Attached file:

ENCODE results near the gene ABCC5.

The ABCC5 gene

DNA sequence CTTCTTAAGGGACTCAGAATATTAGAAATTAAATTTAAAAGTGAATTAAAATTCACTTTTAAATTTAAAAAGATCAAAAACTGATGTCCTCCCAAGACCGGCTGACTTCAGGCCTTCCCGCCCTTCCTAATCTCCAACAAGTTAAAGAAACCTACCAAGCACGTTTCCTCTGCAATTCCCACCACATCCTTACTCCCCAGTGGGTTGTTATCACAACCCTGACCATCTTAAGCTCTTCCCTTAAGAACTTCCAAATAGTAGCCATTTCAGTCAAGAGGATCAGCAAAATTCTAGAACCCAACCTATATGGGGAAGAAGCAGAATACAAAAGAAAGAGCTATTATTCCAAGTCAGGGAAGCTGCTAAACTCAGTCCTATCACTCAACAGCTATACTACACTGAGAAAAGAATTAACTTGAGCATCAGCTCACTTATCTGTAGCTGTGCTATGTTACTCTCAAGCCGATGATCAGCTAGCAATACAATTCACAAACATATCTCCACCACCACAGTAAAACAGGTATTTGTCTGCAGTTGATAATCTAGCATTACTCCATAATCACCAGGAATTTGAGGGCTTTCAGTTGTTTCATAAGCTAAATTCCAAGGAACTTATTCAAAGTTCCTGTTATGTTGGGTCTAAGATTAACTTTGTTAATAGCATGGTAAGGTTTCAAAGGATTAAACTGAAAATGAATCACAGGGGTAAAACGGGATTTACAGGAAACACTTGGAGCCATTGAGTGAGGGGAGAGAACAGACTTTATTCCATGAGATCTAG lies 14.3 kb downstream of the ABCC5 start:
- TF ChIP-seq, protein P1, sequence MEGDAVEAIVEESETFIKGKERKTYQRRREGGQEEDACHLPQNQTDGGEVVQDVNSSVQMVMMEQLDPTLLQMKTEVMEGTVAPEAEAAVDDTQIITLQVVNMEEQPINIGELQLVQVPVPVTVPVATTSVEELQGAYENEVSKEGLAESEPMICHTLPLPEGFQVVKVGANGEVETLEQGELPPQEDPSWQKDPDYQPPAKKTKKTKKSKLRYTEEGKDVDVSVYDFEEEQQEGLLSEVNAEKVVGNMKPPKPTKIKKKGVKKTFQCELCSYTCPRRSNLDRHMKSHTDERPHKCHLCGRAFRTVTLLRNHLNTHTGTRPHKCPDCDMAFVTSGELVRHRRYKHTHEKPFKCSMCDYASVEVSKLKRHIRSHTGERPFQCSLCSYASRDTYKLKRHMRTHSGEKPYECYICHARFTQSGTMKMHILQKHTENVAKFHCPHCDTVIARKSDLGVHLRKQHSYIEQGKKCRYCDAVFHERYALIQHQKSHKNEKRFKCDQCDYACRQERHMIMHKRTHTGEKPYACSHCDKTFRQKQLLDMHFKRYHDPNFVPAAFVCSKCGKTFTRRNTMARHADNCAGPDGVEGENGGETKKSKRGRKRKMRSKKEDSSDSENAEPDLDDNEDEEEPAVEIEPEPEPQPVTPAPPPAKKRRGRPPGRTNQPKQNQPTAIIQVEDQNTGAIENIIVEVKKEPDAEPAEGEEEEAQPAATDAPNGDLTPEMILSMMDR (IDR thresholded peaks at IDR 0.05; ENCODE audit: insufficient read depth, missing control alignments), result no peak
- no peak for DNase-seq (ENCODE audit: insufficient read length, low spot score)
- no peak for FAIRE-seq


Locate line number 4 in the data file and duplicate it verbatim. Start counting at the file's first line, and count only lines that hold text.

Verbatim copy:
- TF ChIP-seq, protein P1, sequence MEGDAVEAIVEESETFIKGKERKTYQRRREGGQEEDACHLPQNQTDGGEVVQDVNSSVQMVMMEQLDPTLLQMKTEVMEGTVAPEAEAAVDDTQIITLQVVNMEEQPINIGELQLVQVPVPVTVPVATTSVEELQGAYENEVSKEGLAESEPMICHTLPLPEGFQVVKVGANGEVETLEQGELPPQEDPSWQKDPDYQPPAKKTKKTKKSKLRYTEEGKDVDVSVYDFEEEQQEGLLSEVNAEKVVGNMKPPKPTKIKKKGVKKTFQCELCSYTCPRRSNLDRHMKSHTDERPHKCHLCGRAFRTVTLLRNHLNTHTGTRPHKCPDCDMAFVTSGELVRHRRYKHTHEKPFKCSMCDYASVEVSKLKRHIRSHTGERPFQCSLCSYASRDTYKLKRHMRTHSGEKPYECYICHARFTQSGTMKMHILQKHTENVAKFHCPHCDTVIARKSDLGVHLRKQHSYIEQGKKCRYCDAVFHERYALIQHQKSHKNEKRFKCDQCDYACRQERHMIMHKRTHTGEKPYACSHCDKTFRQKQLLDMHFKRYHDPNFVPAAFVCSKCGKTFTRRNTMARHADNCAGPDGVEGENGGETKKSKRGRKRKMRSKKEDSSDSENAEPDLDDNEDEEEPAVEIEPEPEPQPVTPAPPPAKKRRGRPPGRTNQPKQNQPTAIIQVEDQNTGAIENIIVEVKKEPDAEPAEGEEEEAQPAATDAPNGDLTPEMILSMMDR (IDR thresholded peaks at IDR 0.05; ENCODE audit: insufficient read depth, missing control alignments), result no peak